Dale, who graduated from Leuzinger High School, met his wife Charlotte, a Hawthorne High graduate, at a ballroom dancing event in Lennox — he says it was love at first sight. He was 19, and she was 18. Just a few weeks after their wedding, he was drafted to the army and stationed at Fort Sill in Oklahoma. There he worked on classified rocket systems, thanks to his secret clearance from working a stint after high school at Douglas Aircraft Missile Systems.
After the military, Dale earned a bachelor’s in mechanical engineering from Cal Poly San Luis Obispo and proceeded to earn a master’s degree from USC. The family, with their newborn Dean in tow, settled in Manhattan Beach, where they turned the two-car garage into a machine shop or a laboratory of sorts.
It was there in the early 70s that Dale invented the Reed Valve Intake System, a two-stroke engine with unprecedented power that has since become a standard in motocross bikes. Their backyard was always lined with dirt bikes sent from manufacturers who wanted his invention on their product.
“Motorcycle companies would call and say, ‘Tell me about your invention,’” Dale remembers. “… We should’ve put a US patent on it. I’m just an engineer.”
Growing up surrounded by drag racing and motorbikes, Dean was naturally fascinated by his father’s world. He was just 5 years old when he rode his first mini-motorized bike. After graduating from Mira Costa High School, he attended El Camino College full-time to study mathematics while simultaneously working for his parents as the “low man on the totem pole” running all kinds of interesting errands.
“It was fascinating,” recalls Dean, who proceeded to earn a B.S. in mechanical engineering at his father’s alma mater, Cal Poly San Luis Obispo. “Here I am a high school graduate wanting to do engineering and I get to go to all these manufacturing shops and laboratories. It made me wanna keep getting deeper and deeper.”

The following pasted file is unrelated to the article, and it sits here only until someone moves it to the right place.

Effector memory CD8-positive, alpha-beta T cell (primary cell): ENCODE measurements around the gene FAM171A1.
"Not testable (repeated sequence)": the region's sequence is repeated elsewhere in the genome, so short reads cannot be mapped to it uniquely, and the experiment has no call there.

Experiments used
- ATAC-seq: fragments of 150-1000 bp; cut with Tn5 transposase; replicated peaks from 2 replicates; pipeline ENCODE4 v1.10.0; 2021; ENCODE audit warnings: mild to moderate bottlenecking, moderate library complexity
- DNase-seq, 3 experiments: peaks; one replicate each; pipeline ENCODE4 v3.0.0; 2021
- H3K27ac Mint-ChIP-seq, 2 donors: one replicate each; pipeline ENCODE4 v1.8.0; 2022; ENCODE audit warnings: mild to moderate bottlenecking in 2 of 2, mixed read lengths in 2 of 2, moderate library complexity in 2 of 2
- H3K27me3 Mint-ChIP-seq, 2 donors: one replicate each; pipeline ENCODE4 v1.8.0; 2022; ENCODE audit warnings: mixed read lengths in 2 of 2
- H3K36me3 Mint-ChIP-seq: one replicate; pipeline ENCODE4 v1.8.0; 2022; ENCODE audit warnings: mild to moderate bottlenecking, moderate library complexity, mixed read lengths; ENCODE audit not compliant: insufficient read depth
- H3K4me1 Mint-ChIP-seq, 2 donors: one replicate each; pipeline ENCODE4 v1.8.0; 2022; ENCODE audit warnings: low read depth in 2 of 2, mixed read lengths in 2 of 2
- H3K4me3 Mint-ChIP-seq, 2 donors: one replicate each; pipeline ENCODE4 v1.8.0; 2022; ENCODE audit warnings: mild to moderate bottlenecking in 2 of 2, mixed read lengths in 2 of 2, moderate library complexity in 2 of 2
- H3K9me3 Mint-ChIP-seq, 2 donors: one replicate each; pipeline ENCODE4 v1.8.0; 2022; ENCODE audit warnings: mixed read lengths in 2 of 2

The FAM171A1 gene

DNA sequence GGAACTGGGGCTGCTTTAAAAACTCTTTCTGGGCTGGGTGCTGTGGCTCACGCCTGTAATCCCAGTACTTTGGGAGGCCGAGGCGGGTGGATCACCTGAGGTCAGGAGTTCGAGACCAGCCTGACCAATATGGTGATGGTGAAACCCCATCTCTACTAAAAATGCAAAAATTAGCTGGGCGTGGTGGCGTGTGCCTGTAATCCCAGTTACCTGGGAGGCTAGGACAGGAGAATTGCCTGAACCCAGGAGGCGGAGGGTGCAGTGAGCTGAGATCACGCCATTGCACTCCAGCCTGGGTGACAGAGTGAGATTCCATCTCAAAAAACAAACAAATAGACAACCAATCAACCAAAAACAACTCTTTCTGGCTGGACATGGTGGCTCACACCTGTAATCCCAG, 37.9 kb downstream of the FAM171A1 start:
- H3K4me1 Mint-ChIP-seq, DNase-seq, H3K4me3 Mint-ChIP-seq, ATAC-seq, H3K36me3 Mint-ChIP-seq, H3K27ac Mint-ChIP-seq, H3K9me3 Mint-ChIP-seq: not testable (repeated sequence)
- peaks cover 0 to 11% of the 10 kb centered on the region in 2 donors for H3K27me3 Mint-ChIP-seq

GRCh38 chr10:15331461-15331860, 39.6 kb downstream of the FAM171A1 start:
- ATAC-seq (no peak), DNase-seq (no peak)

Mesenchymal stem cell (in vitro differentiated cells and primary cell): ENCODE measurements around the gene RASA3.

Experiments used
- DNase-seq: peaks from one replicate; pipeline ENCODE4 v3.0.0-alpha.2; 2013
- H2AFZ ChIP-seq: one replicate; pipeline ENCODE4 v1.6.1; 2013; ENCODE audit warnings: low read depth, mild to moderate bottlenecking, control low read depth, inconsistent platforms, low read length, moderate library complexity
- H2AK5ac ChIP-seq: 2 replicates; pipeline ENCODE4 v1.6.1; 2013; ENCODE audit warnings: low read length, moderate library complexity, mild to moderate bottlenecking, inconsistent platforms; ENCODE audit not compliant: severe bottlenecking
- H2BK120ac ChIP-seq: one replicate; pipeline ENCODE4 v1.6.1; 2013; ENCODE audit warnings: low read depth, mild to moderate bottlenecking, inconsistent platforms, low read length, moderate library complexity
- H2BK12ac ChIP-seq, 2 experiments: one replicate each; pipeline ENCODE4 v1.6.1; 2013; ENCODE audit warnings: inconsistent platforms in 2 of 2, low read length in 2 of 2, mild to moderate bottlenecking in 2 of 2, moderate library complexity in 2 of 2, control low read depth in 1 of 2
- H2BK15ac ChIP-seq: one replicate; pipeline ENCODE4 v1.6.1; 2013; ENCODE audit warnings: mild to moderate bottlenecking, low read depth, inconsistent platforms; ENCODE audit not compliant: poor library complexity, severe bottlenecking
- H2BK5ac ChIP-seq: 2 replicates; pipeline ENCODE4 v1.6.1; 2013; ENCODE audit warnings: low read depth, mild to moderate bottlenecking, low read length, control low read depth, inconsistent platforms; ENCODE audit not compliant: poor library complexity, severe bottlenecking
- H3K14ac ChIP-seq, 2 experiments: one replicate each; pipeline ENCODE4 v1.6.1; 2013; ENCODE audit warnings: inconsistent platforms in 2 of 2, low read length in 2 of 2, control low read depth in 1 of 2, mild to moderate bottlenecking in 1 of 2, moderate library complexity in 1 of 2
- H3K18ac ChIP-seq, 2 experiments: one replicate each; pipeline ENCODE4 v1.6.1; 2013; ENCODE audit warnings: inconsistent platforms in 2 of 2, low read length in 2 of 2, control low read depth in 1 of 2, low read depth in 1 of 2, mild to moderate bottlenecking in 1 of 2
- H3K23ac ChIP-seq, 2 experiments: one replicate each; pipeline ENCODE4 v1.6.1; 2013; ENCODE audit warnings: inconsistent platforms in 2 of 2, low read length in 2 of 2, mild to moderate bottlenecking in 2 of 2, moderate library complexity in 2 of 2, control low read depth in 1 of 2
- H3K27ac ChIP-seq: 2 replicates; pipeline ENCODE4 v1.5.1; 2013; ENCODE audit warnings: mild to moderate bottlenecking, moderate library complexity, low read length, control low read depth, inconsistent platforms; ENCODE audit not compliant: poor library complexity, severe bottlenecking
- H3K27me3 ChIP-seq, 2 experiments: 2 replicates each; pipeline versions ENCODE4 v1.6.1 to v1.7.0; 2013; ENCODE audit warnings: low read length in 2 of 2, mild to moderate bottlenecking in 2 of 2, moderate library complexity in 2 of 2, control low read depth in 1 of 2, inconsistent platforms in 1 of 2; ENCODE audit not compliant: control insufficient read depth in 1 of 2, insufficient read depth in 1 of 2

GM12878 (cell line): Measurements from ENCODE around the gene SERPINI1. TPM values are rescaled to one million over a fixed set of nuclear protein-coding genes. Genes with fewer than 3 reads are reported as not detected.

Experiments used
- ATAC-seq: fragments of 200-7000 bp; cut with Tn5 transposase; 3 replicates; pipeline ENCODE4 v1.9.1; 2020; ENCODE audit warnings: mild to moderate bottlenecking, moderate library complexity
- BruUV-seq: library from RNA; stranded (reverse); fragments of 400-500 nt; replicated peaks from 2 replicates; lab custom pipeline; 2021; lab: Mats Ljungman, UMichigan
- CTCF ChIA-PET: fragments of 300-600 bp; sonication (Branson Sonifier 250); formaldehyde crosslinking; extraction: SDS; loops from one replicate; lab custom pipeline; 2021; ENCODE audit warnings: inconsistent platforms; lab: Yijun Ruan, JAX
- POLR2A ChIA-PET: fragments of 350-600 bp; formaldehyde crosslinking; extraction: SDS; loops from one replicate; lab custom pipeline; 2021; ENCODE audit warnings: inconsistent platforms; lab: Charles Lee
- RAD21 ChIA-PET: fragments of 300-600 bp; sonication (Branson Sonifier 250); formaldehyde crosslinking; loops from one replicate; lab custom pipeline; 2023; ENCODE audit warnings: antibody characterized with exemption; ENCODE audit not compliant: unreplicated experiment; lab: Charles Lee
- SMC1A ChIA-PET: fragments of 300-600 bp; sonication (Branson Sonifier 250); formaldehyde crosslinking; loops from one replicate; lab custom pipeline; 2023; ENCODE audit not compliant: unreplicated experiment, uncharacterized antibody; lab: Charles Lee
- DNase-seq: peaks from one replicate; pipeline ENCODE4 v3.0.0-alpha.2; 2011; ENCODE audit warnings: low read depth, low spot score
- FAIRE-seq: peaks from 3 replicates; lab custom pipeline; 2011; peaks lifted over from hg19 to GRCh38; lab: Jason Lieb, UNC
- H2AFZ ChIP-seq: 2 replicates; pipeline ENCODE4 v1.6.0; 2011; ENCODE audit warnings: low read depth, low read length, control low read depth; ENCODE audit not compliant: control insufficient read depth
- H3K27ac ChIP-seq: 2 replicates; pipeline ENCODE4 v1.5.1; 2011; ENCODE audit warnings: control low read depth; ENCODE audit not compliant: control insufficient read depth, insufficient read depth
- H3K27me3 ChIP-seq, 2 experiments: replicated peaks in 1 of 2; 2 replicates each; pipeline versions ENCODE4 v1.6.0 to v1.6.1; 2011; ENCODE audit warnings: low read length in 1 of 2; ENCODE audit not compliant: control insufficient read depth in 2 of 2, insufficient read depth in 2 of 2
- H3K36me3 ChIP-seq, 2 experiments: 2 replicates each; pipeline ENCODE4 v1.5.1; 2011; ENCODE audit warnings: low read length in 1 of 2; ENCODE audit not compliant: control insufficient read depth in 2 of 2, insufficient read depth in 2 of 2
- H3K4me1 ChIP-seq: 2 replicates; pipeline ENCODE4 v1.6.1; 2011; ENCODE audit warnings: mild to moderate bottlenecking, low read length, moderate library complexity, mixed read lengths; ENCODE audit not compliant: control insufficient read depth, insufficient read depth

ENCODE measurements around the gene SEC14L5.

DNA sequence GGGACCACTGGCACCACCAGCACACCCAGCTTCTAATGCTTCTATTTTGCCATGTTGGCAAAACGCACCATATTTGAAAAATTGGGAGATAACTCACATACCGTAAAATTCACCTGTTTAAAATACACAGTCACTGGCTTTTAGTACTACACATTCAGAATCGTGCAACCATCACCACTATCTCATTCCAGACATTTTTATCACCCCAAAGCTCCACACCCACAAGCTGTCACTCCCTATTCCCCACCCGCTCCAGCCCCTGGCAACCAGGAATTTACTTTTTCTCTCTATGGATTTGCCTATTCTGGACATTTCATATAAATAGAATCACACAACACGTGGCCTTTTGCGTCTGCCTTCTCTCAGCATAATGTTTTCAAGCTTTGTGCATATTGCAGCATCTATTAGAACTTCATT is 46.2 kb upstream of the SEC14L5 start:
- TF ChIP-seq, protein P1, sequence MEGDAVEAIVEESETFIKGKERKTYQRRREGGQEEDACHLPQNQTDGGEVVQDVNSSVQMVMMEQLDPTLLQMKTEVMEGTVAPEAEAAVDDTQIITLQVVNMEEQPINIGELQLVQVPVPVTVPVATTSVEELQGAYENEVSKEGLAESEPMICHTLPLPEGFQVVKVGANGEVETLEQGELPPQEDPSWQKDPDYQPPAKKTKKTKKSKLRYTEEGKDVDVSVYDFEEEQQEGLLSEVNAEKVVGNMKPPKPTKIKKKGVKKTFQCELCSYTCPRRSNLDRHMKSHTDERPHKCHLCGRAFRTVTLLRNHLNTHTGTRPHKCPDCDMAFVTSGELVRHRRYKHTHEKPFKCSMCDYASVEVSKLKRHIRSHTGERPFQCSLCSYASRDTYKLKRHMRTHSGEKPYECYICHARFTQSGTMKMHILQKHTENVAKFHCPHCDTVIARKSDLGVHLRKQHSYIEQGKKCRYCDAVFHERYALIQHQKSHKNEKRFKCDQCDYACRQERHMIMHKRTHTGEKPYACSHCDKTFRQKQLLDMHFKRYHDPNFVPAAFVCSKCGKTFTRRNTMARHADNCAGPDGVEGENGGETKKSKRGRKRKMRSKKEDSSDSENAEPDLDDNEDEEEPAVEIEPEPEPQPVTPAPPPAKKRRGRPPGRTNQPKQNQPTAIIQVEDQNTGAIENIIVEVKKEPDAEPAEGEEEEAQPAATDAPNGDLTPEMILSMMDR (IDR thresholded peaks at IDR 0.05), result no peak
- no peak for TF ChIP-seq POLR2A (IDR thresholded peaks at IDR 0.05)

Herbrandson’s first national client was the Israeli Defense Forces. An article for Sports Aviation written by Dale and Charlotte detailing a new engine he invented caught the attention of the U.S. Army, who awarded a contract for Herbrandson Engine Co. to build these engines for its pioneering Aquila aircraft. Business boomed from the 80s up to about 10 years ago, with the country bulking up defense for a potential World War III. At the height of it all, the company employed 14 people with six outside consultants.
“Everything is the best of the best because when you’re working on a weapon system, there’s infinite money,” Dale says. “What we don’t have is time. It’s a funny expression, you get threatened with money. But that’s really how it was.”
Then with the sequestration budget cuts, business slowed. “Everything just went quiet,” Dean remembers. Over the last decade, they’ve brought the workforce down to the core — the family members — and are serving their sole client in the U.S. military.
There are two more engineers in the family, up and coming in their own right. Dean, whose wife Kara is a longtime teacher at Hermosa Valley Intermediate School, has two sons, Brett, 19, and Erik, 15. Brett is studying mechanical engineering at the country’s first engineering campus in Hoboken, New Jersey. Erik, a sophomore at Palos Verdes High School, collects dirt bikes and makes a hobby out of fixing up old mountain bikes and selling high.
“He makes more money doing this than he could working for me at Herbrandson,” Dean says with a laugh.